Sketch of note management screen and messaging screen

(A) This is the landing page. You can see a newsfeed of who has borrowed items recently, and buttons to show your user information, the news feed, your personal requests, and a button to make a new request to borrow items.

(B) This is the user screen. You can send “pings” or reminders, view pending agreements, and view account settings.

(C) All pings you have received

(D) All agreements that are pending that you are involved in.

Sketch of note management screen and messaging screen

(E) A borrowing contract.

(F) The screen when someone denies your request.

(G) The form to create a new borrowing request.

Sketch of note management screen and messaging screen

(H) Your currently active agreements for borrowing and lending.

(I) A detail screen for a currently borrowed item.

(J) A detail screen for a currently lent item.

(K) Report an item not returned or damaged.

Sketch of note management screen and messaging screen

(L) A borrow request.

(M) The screen to deny a request to borrow

(N) The screen to approve a request to borrow.


Feedback on Sketches

We conducted three within-subject feedback sessions with participants that resemble our target user group. We recruited our participants through convenience sampling by posting in the MS-HCI slack channel. Our goals were to: understand whether our proposed solutions address the user needs we have identified through semi-structured interviews and surveys previously, identify which features would be most useful to potential users, and understand how our proposed solutions would fit into their daily routine. After conducting the three sketch feedback sessions, we came together as a team and did an affinity diagramming exercise with the notes we took during the sessions.

Affinity diagram for feedback on sketches

Affinity diagram for feedback on sketches

Concept 1: Digital Bulletin Board

Overall, this design concept received relatively positive feedback from participants. They liked the community aspect of the concept, believing that the digital bulletin board would serve as a venue through which they stay updated on what is going on in the community. Furthermore, they remarked on the ways through which our concept addresses some of the issues associated with using a traditional bulletin board.

On the flip side, participants pointed out shortcomings in our design which helped check our underlying assumptions. The first issue participants raised was with the embedded chat function of the app, with most stating they would prefer to use existing communication channels such as text messaging. The second issue is that users want to ensure a high level of anonymity when posting on the board, although our findings indicate they are comfortable having their phone number posted on the board for respondents. Lastly, participants expressed some concerns with legibility and accessibility of posts, which we plan to address in the higher-fidelity phases of the design process.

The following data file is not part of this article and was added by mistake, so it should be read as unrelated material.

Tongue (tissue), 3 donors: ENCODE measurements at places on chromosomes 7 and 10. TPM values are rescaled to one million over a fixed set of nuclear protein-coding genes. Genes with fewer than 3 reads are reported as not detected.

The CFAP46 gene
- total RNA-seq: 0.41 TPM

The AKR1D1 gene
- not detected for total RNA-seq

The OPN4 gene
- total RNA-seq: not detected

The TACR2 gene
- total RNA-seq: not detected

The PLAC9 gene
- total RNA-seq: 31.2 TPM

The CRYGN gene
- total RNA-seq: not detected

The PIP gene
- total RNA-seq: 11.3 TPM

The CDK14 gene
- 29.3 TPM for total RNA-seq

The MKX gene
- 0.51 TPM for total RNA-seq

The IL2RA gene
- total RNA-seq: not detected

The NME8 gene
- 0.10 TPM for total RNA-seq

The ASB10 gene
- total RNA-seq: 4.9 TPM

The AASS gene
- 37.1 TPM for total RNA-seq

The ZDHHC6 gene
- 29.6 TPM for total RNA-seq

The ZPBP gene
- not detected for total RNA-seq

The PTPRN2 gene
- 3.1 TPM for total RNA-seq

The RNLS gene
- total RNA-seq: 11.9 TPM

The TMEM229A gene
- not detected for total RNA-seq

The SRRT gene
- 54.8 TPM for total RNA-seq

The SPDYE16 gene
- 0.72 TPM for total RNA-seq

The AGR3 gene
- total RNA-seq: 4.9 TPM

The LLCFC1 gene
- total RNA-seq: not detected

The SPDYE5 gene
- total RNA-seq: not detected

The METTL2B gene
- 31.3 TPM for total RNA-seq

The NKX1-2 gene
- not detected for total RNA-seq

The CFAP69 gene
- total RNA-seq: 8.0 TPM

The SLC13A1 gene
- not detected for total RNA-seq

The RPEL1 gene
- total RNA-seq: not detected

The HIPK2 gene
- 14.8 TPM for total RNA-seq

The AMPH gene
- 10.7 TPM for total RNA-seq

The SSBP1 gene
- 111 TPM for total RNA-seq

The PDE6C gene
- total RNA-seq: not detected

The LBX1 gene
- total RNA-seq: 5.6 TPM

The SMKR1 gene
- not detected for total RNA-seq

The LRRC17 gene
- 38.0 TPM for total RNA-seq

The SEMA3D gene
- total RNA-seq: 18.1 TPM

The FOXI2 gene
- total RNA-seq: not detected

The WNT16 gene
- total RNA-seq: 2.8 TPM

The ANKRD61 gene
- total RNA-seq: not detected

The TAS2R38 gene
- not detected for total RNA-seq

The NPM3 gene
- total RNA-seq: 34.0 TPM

Concept 2: Venmo for Borrowing & Lending

We received very mixed feedback on our second concept. Though overall participants’ perceived satisfaction of the concept is clustered on the lower end of the spectrum, they agreed on a few features that they thought were useful. These include the borrowing & lending agreement tracker and agreement terms, as well as the automatic and manual reminder options they have to nudge borrowers to return their items. On the other hand, participants expressed concerns for the social implication of using such a concept to mediate borrowing and lending and the necessity of the service it provides. Participants were worried that by subjecting borrowing and lending between friends to such a formalized process, they may end up alienating their friends. Furthermore, many believed that they can borrow and lend just as easily with existing mediums of communication, such as text messages and GroupMe. Therefore, there does not seem to be a strong need for the services the concept provides.


Wireframes

Concept 1: Digital Bulletin Board

Wireframe of the actual bulletin board

The actual bulletin board. This screen should be shown on a digital display in a common area. Notice the QR codes on each “sticky” and the link to post on the board.

Wireframe of post creation screens

Screens for posting a new post, as well as 2 versions of screens to alert the user that their post contains offensive language and needs to be rewritten.

Contact screens

Screens containing a contact form for connecting with the post author, and the text message that the author will receive from the contact form.

Concept 2: Venmo for Borrowing & Lending

Sketch of note management screen and messaging screen